TAURANGA – The vessel at the center of New Zealand’s worst maritime pollution disaster ran aground because the captain was taking a short cut, the New Zealand government alleged Saturday.
The accusation was made as salvage crews prepared to pump oil from the stricken cargo ship Rena, which ran aground last week.
Anger is mounting in New Zealand over the fuel leak, with popular beaches on the North Island’s east coast coated in oil and off-limits to the public, and more than 1,000 dead and oil-soaked birds recovered.
There were indications Saturday the leak has been stemmed, but the ship’s agent has said the six Filipino crewmembers who are still in New Zealand are being kept at an undisclosed location amid fears for their safety.
Environment Minister Nick Smith said it appeared the Rena hit a reef off the resort area of Tauranga when the vessel was trying to get to port quickly.
“I can’t confirm that. But it appears from the charts that they were in a rush to get to port, went full bore, cut the corner, and hit the reef,” Smith told TV3’s The Nation programme.
The ship’s captain and the officer on navigational watch when the ship ran aground have already been charged with operating a vessel in a manner causing unnecessary danger or risk.
The charge carries a maximum penalty of one year in jail.
Meanwhile, Maritime New Zealand (MNZ) salvage head Bruce Anderson said divers working around the ship reported it was not as stable as earlier believed although observation flights saw no fresh oil leaks on Saturday.
“Divers have indicated the stern is in a precarious situation as a portion of the vessel is still floating in deeper water, while the front of the vessel is firmly grounded on the reef,” Anderson said.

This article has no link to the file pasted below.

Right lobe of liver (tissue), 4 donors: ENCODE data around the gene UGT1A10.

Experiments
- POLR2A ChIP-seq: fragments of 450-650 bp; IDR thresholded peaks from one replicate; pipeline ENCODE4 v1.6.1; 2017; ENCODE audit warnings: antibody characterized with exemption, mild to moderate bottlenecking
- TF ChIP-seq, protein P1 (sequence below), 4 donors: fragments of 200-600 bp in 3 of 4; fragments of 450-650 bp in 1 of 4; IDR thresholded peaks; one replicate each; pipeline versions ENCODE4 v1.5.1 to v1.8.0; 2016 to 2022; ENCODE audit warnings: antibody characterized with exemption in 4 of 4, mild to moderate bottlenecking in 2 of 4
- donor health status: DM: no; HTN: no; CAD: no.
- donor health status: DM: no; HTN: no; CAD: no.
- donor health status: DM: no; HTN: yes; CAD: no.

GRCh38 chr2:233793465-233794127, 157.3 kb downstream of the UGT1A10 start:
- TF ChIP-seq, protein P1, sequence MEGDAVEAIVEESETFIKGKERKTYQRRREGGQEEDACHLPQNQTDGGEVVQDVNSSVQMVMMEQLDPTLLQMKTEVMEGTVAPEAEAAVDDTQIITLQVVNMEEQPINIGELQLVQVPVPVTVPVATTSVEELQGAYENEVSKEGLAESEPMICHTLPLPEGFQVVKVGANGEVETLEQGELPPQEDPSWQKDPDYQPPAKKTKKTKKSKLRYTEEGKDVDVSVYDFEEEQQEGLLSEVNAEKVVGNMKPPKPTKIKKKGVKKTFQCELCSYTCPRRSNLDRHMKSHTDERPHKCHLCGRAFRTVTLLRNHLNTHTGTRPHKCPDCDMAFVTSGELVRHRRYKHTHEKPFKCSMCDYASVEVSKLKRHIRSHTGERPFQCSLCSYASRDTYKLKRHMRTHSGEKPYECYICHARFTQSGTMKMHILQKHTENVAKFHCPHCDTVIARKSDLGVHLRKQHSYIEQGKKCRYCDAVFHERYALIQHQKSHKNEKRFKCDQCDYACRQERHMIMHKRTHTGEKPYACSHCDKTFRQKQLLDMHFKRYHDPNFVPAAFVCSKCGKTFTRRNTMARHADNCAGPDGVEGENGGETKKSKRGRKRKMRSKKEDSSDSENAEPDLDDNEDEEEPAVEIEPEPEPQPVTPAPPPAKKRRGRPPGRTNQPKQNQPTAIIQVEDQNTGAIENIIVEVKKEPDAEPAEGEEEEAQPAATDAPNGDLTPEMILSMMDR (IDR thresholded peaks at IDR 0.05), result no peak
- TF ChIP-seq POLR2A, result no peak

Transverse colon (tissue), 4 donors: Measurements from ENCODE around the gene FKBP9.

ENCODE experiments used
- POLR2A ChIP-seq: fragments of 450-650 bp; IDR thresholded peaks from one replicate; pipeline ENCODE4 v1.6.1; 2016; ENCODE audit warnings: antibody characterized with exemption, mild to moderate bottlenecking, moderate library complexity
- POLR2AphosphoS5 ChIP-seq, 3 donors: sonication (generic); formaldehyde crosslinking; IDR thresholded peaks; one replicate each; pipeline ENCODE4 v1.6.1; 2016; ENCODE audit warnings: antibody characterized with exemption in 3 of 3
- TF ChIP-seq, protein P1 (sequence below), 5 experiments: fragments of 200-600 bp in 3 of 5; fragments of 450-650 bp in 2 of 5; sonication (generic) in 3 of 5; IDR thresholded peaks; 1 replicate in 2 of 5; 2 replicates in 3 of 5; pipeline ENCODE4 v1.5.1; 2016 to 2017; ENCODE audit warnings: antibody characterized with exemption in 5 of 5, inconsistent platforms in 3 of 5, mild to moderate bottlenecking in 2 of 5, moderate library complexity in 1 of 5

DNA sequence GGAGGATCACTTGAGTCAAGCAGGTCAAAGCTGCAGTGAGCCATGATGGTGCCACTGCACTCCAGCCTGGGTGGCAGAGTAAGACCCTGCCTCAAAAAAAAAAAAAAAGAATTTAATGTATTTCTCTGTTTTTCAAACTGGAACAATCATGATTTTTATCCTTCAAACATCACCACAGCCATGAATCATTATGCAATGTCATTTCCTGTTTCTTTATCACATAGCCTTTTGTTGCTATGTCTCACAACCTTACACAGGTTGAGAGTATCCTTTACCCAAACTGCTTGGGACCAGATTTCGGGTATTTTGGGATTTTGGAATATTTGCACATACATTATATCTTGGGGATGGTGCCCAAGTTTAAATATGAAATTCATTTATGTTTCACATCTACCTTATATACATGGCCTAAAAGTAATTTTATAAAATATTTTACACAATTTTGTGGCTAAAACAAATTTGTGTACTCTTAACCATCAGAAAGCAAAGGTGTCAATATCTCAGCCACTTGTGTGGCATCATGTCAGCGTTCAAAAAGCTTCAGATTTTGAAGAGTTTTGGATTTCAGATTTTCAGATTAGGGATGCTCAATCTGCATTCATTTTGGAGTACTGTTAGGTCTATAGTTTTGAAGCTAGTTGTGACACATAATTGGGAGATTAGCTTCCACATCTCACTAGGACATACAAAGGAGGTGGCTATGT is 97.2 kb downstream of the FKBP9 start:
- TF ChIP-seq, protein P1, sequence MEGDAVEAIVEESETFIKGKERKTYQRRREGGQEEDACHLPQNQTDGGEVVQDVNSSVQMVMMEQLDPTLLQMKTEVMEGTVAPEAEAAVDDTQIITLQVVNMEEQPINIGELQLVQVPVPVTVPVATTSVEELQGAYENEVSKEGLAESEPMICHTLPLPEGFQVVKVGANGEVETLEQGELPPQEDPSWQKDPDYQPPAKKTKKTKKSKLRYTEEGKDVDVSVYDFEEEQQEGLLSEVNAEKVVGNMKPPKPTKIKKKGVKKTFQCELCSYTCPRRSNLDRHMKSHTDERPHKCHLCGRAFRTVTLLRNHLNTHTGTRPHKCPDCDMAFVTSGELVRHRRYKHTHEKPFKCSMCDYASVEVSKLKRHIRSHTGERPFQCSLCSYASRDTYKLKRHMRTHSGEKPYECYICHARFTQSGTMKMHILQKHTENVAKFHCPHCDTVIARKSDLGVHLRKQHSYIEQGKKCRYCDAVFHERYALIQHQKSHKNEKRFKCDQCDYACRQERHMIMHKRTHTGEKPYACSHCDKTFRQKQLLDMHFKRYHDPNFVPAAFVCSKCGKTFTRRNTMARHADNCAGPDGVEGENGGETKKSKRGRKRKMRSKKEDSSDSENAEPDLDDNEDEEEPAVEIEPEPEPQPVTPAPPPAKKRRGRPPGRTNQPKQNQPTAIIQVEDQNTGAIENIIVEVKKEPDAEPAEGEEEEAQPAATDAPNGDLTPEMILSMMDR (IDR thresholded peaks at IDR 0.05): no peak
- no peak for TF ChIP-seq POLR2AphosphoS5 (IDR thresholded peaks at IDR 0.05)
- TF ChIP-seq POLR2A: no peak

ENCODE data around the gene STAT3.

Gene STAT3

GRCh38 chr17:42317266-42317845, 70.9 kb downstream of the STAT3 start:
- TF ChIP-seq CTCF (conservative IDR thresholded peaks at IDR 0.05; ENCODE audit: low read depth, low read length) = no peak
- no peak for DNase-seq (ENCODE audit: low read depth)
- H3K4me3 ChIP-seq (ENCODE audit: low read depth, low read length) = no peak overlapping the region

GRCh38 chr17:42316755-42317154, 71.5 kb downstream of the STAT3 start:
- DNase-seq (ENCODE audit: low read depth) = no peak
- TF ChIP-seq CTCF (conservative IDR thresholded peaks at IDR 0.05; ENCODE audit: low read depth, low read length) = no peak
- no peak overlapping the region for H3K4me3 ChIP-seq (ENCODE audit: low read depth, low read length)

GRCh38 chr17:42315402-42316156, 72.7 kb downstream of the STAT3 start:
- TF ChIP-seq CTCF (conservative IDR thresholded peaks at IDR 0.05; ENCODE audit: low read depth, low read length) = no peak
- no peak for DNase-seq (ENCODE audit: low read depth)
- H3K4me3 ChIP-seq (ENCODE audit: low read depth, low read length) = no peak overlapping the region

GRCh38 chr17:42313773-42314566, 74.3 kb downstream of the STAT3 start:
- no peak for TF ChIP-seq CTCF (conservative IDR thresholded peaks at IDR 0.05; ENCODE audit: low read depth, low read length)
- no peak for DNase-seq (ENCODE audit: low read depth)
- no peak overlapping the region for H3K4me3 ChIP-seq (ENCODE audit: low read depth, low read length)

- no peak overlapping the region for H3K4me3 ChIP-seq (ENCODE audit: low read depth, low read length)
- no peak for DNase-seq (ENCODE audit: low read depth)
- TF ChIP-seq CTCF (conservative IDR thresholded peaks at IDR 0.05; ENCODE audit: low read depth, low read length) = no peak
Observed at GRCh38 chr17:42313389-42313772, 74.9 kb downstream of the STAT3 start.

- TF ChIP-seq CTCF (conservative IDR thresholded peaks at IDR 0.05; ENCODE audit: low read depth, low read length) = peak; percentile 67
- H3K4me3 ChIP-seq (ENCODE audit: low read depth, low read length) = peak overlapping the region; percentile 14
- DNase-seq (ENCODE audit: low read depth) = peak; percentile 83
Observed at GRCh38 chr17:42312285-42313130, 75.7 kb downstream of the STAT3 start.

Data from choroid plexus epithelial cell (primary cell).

Salvage crews working on board were expected to start pumping oil to a nearby tanker on Sunday.
It is believed there are still 1,346 tons of oil on board the Rena while about 330 tons have leaked into the ocean in an ecologically sensitive area teeming with wildlife, with 88 containers also falling into the water.
Matthew Watson from the salvage company Svitzer told Radio New Zealand a team on a fuel pumping barge half a nautical mile away had been testing equipment to remove the remaining oil.
Their main difficulty was finding a way to heat the fuel, which has cooled to a dense consistency and the ship’s engines no longer have the power to warm it, he said.
On shore, nearly 1,000 dead birds have been recovered and a wildlife facility is caring for 110 injured birds as a volunteer army of 2,000 people were on their hands and knees meticulously cleaning beaches.
“You can’t get machinery in here, for starters. So you’ve got to get people down here on their hands and knees to pick it up. Otherwise no one else is going to do it,” said Wayne Sayers on Papamoa beach.
Team leader David Eddy added: “Initially it was just on the surface, but now we’re going a lot deeper. A couple inches deeper. We’ve found some large clumps of it.”
Compared with some of the world’s worst oil spills, the disaster remains small – the Exxon Valdez which ran aground in 1989 in Alaska dumped 37,000 tons of oil into Prince William Sound.
But it is significant because of the pristine nature of New Zealand’s Bay of Plenty, which contains marine reserves and wetlands and teems with wildlife including whales, dolphins, penguins, seals and rare sea birds.